A two-week monitoring of self-reported arousal, worry and attribution among persons with annoyance attributed to electrical equipment and smells.

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Abstract

Non-patients attributing annoyance to either smells (smell annoyed; SA, n= 29) or electrical equipment (electrically annoyed; EA, n= 17), or both (generally annoyed; GA, n= 38), were monitored for 2 weeks through daily self-ratings of arousal (stress), sleep disturbances, health complaints, worry about hypersensitivity reactions, avoidance behaviors, and attributions of health complaints to electrical equipment and smells. In parallel, a demographically matched reference group was followed (n= 56). GA persons reported higher arousal (stress), more subjective health complaints, and more sleep disturbances than the other groups. About 60% in the GA and EA groups reported intentional avoidance behavior, compared to 31% in the SA group and 2% of the referents. Worry and attribution to environmental factors was also more frequent among GA persons than in the other groups. Thus, even at sub-clinical levels, environmental annoyance generalized to several triggers seems to be associated with behaviors commonly observed among patients with idiopathic environmental intolerance.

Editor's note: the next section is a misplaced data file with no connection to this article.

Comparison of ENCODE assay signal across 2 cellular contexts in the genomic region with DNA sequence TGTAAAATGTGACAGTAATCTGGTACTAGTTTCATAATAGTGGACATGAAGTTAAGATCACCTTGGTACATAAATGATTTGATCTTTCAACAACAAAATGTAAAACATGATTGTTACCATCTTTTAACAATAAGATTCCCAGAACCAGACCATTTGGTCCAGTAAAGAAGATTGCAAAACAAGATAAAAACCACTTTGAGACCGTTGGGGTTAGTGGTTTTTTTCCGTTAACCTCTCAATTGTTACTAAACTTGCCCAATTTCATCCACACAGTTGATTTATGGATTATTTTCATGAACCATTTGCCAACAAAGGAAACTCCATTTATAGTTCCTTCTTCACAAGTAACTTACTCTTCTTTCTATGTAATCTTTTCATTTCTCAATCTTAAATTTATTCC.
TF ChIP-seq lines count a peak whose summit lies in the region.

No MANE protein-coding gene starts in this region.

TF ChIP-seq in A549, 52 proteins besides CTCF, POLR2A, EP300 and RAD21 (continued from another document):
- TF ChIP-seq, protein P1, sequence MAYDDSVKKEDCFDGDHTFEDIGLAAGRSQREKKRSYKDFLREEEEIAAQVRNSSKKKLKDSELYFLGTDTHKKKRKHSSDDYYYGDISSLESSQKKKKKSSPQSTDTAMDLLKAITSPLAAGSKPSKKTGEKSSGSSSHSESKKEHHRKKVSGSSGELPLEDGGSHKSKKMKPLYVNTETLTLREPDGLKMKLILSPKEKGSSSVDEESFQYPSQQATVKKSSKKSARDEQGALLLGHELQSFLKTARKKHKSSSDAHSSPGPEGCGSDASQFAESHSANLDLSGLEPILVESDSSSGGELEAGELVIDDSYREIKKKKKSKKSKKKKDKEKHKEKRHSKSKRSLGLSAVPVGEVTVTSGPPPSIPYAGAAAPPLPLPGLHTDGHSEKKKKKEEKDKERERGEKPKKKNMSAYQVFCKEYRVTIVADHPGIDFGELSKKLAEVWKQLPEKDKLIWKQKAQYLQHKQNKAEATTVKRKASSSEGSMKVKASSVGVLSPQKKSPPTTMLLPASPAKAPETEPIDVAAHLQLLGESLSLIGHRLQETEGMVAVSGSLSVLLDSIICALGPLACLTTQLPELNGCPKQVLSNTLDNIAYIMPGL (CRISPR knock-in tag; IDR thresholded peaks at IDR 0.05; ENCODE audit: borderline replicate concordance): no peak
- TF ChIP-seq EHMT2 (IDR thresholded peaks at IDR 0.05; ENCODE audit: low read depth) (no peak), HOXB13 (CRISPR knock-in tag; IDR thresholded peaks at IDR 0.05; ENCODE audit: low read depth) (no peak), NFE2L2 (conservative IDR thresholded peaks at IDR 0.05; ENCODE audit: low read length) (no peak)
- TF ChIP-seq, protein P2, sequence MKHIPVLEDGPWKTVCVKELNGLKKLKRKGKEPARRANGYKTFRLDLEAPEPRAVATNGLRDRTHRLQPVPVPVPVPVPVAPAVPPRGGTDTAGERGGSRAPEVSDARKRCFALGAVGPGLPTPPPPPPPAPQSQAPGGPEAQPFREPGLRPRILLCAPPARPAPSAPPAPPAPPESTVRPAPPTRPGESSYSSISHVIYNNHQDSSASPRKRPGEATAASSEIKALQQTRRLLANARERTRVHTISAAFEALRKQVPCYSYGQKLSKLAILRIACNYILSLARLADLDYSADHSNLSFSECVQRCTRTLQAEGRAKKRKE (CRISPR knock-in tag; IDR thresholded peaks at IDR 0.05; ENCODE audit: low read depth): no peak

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  • Psychology
Original languageEnglish
Pages (from-to)345-356
JournalScandinavian Journal of Psychology
Volume49
Issue number4
Publication statusPublished - 2008
Publication categoryResearch
Peer-reviewedYes